Ninety years ago Eliska Junkova – the queen of the steering wheel as she was known – lit up motor racing. An exceptional talent, the Czech driver was an inspirational figure for women in the 1920s. This weekend 18 of her spiritual heirs will take to the grid for the inaugural round of the all-female W Series. They believe the championship will be equally groundbreaking, changing the landscape for women in a sport that has remained almost exclusively male-dominated since Junkova’s time.
The W Series, using single-make, single-seater F3 cars, will hold its first race at Hockenheim on Saturday, with practice taking place on Friday. It aims to give female drivers the chance to race, to promote them so they can move on to other series and to provide inspiration to a new generation. The series’ chief executive, Catherine Bond Muir, believes it will herald a new age.
“In 10 years’ time there will be so many women involved in motor sport it will be commonplace,” she says. “We will have to remind ourselves that back in 2019 we could count the number of women across the globe racing in single-seater series on one hand.”
The series hopes to follow Junkova’s pioneering example. In 1926 she was the first woman to take part in the fearsome Targa Florio, featuring a 67-mile lap of about 1,400 corners in the mountains of Sicily. In 1927 she became the first woman to win a grand prix, a class victory at the Nürburgring. In 1928 she led the Targa Florio only to suffer a water pump failure on the final lap. Junkova proved – if proof was needed – that women could master both the physicality and art of motor racing.
The floodgates did not open in her wake, however. In Formula One, of the almost 900 drivers who have competed since the world championship began in 1950, only two have been women. Across the sport today, not only are few women involved, many have to drop out for lack of funding and as they fall away, so do the chances of inspiring a new generation.
A women’s-only series to address this is not new but the W Series model is radical. It is funded by private investment and equity, so the drivers are not required to bring any backing. Instead they have been selected through on-track tests. Skill, not money, is dictating the seats. It gives them the chance to showcase their talent, while forging what is hoped to be a long‑term championship to keep female drivers in the spotlight.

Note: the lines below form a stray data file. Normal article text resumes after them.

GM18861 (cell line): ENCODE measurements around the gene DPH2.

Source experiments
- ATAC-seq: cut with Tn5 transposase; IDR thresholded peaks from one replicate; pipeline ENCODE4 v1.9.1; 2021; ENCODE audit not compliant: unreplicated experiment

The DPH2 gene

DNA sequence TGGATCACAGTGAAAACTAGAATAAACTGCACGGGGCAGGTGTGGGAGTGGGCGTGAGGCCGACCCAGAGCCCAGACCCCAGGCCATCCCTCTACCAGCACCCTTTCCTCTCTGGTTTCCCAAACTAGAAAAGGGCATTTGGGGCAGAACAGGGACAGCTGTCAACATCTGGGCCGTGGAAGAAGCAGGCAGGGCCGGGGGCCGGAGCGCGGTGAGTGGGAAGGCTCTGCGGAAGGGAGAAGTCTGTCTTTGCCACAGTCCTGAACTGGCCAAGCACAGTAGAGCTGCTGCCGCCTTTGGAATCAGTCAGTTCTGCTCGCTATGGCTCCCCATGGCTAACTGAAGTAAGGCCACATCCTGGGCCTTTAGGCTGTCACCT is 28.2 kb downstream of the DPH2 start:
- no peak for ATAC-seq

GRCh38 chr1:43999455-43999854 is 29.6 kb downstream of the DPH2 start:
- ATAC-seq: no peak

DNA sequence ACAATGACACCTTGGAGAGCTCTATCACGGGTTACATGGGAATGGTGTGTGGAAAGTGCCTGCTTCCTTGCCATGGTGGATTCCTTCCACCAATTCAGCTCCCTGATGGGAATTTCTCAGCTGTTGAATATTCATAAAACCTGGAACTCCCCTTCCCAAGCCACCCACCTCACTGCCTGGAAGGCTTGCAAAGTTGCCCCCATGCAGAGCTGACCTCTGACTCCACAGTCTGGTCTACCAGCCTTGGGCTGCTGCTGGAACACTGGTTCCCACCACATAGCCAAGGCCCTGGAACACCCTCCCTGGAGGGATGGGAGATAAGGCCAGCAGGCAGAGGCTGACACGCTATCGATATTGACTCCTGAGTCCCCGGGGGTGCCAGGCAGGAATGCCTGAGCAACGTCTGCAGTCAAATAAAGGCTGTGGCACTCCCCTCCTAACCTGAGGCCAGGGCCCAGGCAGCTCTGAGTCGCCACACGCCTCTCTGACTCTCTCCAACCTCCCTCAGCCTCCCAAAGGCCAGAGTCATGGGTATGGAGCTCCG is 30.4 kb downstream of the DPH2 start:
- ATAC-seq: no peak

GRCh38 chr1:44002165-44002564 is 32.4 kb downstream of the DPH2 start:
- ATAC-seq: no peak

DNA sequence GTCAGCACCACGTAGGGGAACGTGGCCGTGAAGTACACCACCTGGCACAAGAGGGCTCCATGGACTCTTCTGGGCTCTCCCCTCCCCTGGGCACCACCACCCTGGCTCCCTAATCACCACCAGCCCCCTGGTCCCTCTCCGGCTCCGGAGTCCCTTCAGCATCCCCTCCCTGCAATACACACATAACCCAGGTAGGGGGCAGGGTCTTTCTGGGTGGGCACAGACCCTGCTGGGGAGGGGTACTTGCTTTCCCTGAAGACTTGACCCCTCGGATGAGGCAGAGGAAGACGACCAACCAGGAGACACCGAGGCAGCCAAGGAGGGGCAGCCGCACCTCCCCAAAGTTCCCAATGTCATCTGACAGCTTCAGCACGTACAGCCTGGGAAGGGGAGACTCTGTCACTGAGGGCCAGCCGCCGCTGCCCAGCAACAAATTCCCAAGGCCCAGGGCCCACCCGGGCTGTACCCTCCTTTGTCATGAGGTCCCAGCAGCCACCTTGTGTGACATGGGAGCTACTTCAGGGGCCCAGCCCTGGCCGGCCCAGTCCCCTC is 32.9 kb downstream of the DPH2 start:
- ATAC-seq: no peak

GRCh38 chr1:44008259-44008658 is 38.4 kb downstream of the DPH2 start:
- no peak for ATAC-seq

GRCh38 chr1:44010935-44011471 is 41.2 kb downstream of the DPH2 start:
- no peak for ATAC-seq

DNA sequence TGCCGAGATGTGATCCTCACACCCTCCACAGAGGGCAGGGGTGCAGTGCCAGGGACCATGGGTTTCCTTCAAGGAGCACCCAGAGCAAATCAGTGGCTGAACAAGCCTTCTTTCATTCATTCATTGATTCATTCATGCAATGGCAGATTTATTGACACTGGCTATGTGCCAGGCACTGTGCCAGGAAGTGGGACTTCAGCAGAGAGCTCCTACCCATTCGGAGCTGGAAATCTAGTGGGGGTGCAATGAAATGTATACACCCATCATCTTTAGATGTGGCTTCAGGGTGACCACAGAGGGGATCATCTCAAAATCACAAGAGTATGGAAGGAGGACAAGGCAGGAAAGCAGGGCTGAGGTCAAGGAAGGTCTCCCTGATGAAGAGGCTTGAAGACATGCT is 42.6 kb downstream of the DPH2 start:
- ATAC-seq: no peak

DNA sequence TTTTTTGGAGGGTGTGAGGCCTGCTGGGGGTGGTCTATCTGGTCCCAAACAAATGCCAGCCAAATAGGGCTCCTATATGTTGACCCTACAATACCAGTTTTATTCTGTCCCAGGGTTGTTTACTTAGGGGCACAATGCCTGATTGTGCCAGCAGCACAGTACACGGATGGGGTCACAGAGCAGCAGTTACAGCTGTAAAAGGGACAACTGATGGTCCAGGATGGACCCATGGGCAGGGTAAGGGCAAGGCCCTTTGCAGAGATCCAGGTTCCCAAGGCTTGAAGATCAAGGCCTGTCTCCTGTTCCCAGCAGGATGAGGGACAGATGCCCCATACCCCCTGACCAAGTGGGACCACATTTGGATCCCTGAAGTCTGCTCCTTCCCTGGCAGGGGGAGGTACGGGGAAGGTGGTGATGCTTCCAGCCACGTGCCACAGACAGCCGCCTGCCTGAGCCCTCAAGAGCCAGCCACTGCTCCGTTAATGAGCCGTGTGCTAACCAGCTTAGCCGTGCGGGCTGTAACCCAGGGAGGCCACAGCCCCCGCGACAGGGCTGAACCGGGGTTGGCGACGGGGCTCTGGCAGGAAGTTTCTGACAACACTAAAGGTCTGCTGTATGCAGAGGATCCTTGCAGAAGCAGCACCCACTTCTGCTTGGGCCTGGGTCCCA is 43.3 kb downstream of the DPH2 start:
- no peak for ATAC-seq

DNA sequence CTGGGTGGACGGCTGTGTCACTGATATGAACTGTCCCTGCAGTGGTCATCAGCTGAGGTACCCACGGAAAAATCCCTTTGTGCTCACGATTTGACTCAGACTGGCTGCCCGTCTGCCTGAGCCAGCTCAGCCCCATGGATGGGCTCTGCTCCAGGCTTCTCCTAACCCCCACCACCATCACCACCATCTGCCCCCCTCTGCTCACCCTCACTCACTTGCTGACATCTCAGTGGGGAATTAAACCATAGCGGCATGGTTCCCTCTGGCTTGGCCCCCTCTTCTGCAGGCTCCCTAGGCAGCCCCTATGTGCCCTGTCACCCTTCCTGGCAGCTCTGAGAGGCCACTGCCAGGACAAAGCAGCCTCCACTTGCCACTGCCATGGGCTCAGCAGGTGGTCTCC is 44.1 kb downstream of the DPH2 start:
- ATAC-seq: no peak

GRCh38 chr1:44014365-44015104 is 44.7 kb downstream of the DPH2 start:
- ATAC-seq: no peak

Alice Powell is one of five British drivers on the grid. A huge talent and winner of two championships, she was forced to drop out of racing in 2014 because of a lack of funding and has described the sport as “a billionaire boys’ club”. The W Series has given the 26-year-old a second chance.”I want to try and progress and reintegrate myself into other series,” she says. “Whether that be F2, Le Mans, DTM [the German touring car series], I just want to be driving again at a high level.”
She is not alone. Despite success in karting, the 24-year-old American driver Sabré Cook struggled to find funding for a full season in cars and is appreciative of this chance. “I probably wouldn’t have been driving at all if it wasn’t for the W Series. They want to give women the time to develop as drivers and the necessary connections and funding, so that if we do well we can move on and compete and win against men. It will show the younger generations they can choose this as a career, give young girls something to aim for.”
There has been opposition to the concept, given that motor racing is one of the few sports where women can compete equally against men. Last year Flick Haigh was the first woman to win the British GT Championship but lack of backing has left her without a drive this season. Yet she still rejects the series’ concept. “You are segregating women in a sport where it does not need to happen and shouldn’t happen,” she says. “You are saying to the public: ‘Women need to race with other women.’ That is not the case, it is not about strength or power.”
Other drivers share this view, as well as the belief the money should have been spent backing women in existing series against men. Their arguments are answered robustly by Muir. “I don’t recognise it as segregation,” she says. “We are encouraging our drivers to race against men, an aim of W Series is to enable women to compete more successfully against men.” Equally, she believes their strategy’s long‑term goal is more effective. “If we had spent that money on individual drivers that money would be gone, where we have invested it in the business model,” she argues.
The model’s success is far from guaranteed. Pre-season running suggests it will present a genuinely close contest and Channel 4 has opted to show every race live. There is also a sense the series is generating interest beyond motor racing’s traditional audience. The criticism, especially from female drivers, is understandable but equally it seems clear something positive is being achieved by putting women on the track and in the public eye.
Certainly the enthusiasm of the drivers is unmistakable: they do not feel segregated but empowered. Now they and the W Series must make their mark. If it brings more women into racing and helps promote some into the highest echelons, it can count itself a success, Junkova’s legacy fulfilled.